Cembalest “oddly enough” does not dismiss the NFT phenomenon, citing the rapid rise of modern art in the 20th century, which many people still find inaccessible or confusing.
“Just because you might not appreciate the artistic merit of Bored Ape Yacht Club NFTs, that doesn’t mean others won’t,” the report says.
One Achilles’ heel when it comes to NFTs is the concentration of ownership, Cembalest said, just as bitcoin ownership is highly concentrated. He cited a study of the SuperRare NFT art platform that revealed just four collectors owned most of its works with only three degrees of separation between them and the 16,000 works of art they collected.
“This is a very high degree of insularity, even for standards of the art market. The study also found that the secondary market was even more concentrated than the primary market,” the report notes, while acknowledging art is one subset of the broader NFT space.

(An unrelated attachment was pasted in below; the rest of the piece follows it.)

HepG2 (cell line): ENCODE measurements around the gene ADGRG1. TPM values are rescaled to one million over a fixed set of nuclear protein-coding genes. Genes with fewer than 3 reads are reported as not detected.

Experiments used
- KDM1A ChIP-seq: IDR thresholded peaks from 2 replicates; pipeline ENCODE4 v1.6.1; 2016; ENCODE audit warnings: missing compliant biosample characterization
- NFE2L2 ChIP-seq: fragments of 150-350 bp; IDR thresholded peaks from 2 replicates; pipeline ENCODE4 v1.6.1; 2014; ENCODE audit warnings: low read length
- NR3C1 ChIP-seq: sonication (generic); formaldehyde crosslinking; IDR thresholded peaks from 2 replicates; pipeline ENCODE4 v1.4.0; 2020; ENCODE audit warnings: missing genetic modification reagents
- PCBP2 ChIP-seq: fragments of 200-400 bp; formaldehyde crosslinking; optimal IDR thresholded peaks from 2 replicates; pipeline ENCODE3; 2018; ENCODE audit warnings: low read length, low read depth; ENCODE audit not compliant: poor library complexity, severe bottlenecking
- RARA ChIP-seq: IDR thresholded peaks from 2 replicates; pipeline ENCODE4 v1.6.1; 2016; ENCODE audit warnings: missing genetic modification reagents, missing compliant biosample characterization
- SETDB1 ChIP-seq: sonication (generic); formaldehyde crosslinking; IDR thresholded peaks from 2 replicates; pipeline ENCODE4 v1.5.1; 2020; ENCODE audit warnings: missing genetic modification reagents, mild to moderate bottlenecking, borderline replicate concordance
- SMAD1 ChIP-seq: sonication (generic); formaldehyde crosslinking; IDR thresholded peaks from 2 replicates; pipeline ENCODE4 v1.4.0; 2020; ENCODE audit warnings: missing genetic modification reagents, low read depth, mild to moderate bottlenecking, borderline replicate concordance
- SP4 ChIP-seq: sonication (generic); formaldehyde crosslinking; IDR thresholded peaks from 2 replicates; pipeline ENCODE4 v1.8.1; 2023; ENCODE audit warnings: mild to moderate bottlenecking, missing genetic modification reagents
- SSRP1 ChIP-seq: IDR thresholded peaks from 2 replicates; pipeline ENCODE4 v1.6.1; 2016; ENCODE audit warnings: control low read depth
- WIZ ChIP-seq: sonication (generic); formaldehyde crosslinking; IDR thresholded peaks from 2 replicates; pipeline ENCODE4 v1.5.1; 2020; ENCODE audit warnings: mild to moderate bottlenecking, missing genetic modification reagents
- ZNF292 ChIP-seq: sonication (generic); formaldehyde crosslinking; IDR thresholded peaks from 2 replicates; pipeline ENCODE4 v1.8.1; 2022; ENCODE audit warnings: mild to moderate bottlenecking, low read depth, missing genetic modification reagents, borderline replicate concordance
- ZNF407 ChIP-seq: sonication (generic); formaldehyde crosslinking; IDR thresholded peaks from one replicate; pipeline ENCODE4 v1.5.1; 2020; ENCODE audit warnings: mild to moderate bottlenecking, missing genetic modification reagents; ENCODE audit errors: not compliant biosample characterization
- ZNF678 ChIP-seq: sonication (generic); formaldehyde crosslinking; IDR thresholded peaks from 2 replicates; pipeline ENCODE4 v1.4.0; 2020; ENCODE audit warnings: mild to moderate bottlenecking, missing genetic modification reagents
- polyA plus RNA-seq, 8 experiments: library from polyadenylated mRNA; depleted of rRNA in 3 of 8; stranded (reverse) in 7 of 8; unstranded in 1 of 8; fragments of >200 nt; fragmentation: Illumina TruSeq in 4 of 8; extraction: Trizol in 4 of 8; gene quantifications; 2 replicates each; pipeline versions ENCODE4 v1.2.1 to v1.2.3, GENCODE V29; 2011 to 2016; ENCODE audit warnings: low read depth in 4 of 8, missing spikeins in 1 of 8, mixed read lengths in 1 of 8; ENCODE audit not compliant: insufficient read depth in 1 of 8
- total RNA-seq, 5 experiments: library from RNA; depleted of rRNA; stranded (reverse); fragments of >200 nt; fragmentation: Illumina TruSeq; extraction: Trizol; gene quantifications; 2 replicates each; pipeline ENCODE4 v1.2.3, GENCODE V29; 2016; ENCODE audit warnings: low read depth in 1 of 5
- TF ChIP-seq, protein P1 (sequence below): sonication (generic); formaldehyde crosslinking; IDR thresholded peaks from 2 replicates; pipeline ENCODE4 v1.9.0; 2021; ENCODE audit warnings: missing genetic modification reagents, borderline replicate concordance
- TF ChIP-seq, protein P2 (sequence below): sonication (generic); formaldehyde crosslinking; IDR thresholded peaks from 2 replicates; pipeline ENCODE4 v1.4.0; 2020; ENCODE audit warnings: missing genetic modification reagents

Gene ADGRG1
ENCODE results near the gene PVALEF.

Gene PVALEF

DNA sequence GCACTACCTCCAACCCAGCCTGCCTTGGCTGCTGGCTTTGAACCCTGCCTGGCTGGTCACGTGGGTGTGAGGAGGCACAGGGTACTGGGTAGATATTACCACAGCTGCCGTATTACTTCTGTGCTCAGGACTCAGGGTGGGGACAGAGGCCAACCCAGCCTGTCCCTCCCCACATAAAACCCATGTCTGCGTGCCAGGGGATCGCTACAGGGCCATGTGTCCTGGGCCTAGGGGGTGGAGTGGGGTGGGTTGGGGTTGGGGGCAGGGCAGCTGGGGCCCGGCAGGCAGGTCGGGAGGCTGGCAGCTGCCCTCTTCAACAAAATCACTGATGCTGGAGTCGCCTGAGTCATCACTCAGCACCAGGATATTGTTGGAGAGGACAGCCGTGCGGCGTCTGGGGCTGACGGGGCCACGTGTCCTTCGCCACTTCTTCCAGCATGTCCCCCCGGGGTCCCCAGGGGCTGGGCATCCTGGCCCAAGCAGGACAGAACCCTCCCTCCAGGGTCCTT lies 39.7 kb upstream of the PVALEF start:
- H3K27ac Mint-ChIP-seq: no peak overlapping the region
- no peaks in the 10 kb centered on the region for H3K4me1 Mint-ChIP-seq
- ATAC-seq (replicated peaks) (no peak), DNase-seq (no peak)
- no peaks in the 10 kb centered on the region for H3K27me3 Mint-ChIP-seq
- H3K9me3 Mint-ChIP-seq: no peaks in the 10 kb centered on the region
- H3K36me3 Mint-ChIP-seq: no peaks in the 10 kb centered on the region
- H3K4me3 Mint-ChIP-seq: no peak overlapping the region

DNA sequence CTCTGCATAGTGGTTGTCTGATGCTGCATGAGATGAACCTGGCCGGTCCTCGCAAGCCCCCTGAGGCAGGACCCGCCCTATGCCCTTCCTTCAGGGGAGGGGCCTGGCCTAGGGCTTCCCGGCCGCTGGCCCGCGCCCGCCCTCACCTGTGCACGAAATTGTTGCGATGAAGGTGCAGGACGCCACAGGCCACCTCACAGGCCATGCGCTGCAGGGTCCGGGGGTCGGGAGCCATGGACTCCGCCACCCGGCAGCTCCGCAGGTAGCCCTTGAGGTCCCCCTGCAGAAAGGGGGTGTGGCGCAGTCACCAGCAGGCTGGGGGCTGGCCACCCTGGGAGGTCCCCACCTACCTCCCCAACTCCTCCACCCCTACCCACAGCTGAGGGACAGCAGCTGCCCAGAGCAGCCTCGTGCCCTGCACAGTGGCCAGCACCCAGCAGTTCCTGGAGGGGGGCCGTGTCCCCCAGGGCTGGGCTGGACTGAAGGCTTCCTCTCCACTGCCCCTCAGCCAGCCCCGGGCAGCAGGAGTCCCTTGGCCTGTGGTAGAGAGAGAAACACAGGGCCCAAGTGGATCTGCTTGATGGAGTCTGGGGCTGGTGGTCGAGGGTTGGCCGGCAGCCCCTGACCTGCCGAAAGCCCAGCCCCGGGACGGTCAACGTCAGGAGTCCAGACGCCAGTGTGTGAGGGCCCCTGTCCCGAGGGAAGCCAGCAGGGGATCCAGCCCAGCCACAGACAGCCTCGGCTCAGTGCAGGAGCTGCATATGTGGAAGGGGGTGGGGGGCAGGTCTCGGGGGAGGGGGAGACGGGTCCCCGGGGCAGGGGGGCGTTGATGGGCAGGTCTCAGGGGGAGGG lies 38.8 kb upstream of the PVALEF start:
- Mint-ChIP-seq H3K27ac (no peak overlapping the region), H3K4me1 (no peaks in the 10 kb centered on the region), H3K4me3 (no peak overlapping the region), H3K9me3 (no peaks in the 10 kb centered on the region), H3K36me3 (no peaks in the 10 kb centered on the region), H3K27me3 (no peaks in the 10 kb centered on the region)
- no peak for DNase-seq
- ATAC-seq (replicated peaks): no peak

A recurring motif in Cembalest’s thinking is the accelerated change of cultural preferences in recent times. That said, when he circulated his report among some crypto advocates and venture capitalists, the most common response was that he was being shortsighted.
For instance, Cembalest’s piece was like judging the value of the internet in 1995, according to one commentator. Who would have thought a search engine would be worth a trillion dollars back then, for example.
Going further back in time, another respondent said it would be wise to remember the electricity wars of the 1800s.
“The first stage of any innovation cycle is development of infrastructure,” the response said. “The high value applications come later. That’s what happened during the electricity wars when future use cases were vastly underestimated, even by the likes of Junius Spencer Morgan (father of JP Morgan) who thought electricity was a fad and that kerosene lamps worked just fine.”